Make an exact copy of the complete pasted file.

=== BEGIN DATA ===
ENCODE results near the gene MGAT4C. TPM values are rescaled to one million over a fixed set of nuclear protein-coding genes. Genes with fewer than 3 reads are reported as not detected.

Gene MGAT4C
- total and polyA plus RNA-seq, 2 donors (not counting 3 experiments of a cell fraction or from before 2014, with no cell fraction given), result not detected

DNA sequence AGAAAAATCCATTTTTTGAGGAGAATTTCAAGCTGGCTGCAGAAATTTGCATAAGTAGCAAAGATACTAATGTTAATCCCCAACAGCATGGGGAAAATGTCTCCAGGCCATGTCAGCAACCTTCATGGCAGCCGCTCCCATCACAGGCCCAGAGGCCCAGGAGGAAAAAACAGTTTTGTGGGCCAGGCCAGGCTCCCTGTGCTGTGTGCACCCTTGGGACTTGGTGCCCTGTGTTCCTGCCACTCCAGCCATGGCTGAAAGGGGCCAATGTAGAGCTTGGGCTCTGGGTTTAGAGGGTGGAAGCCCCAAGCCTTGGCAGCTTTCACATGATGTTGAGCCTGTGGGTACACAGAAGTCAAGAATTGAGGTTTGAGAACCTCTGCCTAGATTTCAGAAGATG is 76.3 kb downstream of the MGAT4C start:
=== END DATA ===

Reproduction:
ENCODE results near the gene MGAT4C. TPM values are rescaled to one million over a fixed set of nuclear protein-coding genes. Genes with fewer than 3 reads are reported as not detected.

Gene MGAT4C
- total and polyA plus RNA-seq, 2 donors (not counting 3 experiments of a cell fraction or from before 2014, with no cell fraction given), result not detected

DNA sequence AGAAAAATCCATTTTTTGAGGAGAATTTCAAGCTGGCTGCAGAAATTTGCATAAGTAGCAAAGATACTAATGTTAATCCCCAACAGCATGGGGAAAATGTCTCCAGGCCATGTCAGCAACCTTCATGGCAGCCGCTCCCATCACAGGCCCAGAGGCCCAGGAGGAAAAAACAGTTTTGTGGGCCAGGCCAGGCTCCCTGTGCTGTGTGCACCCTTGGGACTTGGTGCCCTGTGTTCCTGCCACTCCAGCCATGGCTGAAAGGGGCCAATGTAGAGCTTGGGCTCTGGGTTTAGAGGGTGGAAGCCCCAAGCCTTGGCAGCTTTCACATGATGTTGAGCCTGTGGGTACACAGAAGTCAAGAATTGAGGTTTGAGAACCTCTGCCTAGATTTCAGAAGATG is 76.3 kb downstream of the MGAT4C start: